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What Elizabeth Bishop and Shel Silverstein have in common
Next Thursday, Joelle Biele, editor of Elizabeth Bishop and The New Yorker: The Complete Correspondence (FSG, 2011) will be on hand at the University of Chicago International House to answer questions about the collection at a Poetry Foundation and University of Chicago event celebrating Elizabeth Bishop. We took some time to talk to her about what she’s into when she’s not reading Bishop. It seems like it’s mounds of Shel Silverstein:
What line or poem do you find yourself sharing again and again?
“Sick” by Shel Silverstein:
“I cannot go to school today,”
Said little Peggy Ann McKay.
“I have the measles and the mumps,
A gash, a rash, and purple bumps.
My mouth is wet, my throat is dry,
I’m going blind in my right eye.
My tonsils are as big as rocks,
I’ve counted sixteen chicken pox
And there’s one more–that’s seventeen,
And don’t you think my face looks green?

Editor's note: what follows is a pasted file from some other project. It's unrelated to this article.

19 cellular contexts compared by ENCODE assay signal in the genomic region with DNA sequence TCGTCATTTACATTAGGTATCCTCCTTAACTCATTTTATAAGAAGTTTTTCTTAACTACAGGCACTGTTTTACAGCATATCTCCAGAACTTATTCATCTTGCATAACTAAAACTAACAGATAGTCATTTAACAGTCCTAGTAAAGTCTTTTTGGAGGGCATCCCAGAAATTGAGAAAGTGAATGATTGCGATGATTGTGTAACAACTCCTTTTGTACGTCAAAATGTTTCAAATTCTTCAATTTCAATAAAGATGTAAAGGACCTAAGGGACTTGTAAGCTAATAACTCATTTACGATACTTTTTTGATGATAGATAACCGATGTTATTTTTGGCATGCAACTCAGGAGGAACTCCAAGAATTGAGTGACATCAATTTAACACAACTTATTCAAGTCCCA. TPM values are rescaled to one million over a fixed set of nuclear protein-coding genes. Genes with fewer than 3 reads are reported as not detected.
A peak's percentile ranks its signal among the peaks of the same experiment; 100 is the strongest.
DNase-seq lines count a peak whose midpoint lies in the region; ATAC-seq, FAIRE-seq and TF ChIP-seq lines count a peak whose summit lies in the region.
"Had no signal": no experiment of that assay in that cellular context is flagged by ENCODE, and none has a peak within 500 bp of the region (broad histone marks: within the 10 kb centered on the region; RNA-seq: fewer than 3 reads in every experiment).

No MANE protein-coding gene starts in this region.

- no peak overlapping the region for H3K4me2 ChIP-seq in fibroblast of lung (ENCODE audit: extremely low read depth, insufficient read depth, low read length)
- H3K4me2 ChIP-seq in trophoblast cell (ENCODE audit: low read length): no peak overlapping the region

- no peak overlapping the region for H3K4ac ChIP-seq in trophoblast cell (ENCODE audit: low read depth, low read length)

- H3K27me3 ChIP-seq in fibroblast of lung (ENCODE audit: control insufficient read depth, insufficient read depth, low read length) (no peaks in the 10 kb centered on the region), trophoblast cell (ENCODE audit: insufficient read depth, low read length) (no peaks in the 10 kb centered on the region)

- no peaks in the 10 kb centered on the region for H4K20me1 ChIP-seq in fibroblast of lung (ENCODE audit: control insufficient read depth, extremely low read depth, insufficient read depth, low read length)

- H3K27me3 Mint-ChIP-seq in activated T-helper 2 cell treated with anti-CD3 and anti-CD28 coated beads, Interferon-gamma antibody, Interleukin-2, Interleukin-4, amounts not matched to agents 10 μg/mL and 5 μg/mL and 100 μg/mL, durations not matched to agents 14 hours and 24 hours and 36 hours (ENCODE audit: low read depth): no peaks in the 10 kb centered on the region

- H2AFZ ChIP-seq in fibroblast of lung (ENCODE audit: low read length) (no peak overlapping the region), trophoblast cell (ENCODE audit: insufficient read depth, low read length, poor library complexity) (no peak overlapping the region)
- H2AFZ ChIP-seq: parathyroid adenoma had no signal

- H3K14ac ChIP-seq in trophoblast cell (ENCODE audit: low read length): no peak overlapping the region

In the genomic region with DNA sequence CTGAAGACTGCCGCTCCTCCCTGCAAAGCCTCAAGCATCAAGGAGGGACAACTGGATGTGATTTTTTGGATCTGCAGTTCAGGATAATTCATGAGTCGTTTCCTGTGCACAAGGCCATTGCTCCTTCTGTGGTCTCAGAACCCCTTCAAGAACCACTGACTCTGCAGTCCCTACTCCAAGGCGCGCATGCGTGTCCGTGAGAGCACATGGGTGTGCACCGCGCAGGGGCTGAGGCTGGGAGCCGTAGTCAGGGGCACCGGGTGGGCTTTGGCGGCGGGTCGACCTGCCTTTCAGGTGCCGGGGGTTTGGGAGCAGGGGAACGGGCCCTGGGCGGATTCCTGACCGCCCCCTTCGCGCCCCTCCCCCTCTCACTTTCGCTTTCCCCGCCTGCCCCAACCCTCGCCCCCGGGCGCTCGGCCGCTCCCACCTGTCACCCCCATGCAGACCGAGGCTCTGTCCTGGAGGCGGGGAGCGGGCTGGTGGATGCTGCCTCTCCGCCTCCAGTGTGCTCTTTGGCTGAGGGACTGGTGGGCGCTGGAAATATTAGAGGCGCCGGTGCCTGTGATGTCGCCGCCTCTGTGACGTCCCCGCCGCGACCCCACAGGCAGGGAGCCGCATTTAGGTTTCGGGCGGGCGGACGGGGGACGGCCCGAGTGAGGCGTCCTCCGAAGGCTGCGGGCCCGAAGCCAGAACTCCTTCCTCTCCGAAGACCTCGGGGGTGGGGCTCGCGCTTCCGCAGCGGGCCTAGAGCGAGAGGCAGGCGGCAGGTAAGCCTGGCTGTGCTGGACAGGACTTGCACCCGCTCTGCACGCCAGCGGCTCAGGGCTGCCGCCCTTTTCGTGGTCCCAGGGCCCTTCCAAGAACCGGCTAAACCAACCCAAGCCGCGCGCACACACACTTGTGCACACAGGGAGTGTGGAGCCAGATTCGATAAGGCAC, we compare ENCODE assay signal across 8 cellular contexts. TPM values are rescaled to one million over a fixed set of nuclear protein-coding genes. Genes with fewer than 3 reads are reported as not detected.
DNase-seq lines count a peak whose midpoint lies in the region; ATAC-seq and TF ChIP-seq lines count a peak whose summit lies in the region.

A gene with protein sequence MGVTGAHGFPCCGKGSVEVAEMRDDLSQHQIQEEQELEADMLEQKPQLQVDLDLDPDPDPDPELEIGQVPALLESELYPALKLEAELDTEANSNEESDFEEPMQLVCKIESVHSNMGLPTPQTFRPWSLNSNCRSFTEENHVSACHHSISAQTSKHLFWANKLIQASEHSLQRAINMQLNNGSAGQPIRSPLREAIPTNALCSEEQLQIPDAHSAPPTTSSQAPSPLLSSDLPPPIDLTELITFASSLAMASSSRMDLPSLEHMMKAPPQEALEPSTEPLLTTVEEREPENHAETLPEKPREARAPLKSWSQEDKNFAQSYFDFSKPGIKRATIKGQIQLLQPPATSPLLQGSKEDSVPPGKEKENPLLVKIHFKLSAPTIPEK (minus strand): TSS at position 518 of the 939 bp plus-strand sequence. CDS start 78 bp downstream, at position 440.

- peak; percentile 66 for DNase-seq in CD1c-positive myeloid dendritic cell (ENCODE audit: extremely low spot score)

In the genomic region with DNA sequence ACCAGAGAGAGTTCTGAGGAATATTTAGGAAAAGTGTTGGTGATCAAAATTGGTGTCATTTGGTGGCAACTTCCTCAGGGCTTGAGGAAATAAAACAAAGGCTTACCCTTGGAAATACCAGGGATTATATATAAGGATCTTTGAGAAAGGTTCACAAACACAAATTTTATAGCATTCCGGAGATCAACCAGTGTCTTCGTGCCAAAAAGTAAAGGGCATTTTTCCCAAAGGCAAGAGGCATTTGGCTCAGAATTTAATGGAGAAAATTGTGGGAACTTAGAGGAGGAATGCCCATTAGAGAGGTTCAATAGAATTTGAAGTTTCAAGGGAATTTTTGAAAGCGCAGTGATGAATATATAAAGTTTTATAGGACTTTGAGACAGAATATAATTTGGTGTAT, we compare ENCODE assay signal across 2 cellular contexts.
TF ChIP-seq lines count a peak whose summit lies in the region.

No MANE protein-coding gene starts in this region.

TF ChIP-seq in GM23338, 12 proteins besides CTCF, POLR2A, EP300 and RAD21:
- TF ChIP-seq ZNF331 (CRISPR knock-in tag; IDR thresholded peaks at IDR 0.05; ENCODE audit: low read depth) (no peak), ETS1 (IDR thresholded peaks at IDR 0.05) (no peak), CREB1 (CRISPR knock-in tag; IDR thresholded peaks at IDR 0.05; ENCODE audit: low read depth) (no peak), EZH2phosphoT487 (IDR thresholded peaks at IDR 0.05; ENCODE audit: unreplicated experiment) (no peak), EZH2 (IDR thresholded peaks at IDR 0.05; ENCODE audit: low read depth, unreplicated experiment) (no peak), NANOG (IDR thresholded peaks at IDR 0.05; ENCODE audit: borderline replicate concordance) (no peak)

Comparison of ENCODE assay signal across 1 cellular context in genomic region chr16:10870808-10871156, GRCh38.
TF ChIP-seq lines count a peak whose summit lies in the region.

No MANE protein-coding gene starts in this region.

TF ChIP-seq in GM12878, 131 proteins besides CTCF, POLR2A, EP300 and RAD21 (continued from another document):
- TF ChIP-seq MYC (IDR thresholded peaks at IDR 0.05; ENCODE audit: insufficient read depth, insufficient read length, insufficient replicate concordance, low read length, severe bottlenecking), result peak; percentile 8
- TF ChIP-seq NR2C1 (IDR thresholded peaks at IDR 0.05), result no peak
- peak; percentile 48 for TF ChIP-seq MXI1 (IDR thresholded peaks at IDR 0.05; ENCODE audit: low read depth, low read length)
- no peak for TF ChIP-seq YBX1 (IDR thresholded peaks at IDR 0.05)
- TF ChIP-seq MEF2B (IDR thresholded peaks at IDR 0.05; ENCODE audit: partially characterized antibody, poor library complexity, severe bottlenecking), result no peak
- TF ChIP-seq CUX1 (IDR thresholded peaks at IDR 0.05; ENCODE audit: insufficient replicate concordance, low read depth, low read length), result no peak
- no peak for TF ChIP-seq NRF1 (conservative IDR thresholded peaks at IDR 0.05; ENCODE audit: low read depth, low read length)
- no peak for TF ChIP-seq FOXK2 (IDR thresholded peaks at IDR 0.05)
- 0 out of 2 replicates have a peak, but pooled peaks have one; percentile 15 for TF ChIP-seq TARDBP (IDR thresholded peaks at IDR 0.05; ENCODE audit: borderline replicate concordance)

[...] What? What’s that? What’s that you say?
You say today is . . . Saturday?
G’bye! I’m going out to play!
On your bookshelf but unread:
The Color of Earth by Kim Dong Hwa.
Can you remember the first poem you read and really liked?
“Sarah Cynthia Sylvia Stout” by Shel Silverstein.
A cause you would attach your name to:
The picture that comes to mind when you hear the word “poetry”:
Looking through the windshield of a car, driving fast.
If forced to quote your own writing, what line or poem would you provide?
Yes, I admit, it was my cockamamie idea.
Expression you greatly dislike:
Hey, batter-batter-batter, hey, batter-batter-batter, swing, batter-batter-batter, SWING!
The longest amount of time you’ve gone without writing [creatively]?
Favorite public figure:
Favorite literary device:
When I think of Chicago, I think of ___________.